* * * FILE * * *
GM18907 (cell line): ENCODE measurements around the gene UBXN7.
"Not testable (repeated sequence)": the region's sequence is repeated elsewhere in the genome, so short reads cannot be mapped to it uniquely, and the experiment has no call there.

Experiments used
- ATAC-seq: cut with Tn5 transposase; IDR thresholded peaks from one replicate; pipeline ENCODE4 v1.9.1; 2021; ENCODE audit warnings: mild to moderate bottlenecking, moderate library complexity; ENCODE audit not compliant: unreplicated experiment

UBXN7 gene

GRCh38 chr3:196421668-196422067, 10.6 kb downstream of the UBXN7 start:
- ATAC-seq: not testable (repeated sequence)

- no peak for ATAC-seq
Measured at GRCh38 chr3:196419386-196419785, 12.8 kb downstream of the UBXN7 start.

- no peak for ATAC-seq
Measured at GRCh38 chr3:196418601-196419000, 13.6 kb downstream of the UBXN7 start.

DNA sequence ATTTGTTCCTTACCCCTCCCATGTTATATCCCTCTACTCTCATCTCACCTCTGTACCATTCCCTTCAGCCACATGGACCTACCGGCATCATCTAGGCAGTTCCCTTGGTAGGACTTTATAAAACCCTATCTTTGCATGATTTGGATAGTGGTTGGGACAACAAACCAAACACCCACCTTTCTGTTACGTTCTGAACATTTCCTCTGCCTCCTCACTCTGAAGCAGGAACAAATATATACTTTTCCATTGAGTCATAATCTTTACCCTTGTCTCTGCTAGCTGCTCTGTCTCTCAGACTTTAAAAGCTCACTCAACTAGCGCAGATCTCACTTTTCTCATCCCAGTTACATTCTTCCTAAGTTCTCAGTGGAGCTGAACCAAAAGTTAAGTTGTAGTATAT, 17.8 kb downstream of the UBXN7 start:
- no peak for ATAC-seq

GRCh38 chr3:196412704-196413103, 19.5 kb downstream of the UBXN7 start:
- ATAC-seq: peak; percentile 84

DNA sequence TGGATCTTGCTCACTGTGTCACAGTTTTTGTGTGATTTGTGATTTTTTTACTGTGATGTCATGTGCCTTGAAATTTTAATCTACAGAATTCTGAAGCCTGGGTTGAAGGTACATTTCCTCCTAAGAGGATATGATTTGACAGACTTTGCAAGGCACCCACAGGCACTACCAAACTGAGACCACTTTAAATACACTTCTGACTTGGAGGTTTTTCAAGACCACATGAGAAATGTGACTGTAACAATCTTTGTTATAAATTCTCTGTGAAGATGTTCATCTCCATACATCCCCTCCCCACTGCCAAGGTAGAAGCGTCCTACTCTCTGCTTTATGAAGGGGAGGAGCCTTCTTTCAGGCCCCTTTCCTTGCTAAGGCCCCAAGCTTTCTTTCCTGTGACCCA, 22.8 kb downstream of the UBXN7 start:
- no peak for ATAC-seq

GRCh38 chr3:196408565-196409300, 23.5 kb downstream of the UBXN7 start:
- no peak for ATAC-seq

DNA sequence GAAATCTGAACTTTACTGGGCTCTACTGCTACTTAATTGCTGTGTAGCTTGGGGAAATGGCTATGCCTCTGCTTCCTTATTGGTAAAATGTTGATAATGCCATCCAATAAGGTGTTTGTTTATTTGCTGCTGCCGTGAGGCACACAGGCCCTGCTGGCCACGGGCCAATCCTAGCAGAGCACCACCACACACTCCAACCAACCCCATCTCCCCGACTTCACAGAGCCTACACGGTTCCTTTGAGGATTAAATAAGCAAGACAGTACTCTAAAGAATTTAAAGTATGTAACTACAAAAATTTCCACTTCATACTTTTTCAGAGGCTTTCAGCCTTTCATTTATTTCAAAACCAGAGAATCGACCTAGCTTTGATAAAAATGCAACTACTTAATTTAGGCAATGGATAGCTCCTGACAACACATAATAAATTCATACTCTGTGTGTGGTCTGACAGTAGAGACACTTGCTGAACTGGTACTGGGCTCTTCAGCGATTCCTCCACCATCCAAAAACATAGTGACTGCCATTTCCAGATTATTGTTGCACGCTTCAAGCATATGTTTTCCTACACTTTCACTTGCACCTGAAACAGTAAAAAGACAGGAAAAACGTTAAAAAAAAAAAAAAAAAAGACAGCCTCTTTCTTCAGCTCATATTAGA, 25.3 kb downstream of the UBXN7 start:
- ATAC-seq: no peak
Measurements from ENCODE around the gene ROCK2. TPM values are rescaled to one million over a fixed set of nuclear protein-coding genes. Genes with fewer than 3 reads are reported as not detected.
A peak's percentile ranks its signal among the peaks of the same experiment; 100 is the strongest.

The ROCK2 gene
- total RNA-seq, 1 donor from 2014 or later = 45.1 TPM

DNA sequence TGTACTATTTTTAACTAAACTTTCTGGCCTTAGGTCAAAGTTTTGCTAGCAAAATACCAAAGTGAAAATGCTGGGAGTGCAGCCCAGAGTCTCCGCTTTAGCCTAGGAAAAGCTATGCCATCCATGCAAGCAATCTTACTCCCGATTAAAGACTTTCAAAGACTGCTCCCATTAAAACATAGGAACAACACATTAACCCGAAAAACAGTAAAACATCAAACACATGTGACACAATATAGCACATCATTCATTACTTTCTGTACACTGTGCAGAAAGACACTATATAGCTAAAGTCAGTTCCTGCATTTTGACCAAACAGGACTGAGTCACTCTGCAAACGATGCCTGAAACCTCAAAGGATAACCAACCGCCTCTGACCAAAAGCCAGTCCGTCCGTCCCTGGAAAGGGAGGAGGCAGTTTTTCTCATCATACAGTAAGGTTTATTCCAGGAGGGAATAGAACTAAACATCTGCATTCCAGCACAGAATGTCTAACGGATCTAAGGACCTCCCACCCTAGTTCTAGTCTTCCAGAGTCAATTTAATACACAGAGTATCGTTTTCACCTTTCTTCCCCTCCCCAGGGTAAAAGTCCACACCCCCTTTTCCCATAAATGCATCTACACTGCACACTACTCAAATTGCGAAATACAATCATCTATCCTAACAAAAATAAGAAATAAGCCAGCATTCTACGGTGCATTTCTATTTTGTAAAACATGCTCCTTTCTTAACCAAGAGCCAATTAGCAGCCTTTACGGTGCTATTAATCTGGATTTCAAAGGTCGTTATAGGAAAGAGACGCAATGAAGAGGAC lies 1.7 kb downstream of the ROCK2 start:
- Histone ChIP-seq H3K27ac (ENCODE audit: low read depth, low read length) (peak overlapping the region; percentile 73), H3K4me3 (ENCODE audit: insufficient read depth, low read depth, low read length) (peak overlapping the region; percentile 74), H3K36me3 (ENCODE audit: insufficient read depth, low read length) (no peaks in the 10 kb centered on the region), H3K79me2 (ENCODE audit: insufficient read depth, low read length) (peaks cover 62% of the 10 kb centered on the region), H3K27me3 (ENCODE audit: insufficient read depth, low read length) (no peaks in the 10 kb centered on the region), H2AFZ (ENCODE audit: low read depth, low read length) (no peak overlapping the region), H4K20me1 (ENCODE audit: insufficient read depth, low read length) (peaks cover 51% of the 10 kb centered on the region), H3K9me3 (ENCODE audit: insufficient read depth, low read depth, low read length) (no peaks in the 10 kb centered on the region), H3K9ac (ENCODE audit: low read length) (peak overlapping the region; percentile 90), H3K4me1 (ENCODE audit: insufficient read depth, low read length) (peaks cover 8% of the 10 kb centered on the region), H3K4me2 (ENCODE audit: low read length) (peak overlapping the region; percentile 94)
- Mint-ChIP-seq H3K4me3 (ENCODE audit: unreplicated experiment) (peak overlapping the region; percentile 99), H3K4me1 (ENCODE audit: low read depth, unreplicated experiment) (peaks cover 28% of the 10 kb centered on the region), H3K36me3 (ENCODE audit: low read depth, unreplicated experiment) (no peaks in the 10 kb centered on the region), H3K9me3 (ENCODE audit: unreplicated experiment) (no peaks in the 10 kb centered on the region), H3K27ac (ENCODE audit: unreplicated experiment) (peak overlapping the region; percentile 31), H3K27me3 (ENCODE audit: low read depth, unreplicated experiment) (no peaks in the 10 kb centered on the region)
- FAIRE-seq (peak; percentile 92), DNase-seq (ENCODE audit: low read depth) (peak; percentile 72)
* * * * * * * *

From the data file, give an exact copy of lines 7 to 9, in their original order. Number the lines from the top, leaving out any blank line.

- ATAC-seq: not testable (repeated sequence)

- no peak for ATAC-seq
Measured at GRCh38 chr3:196419386-196419785, 12.8 kb downstream of the UBXN7 start.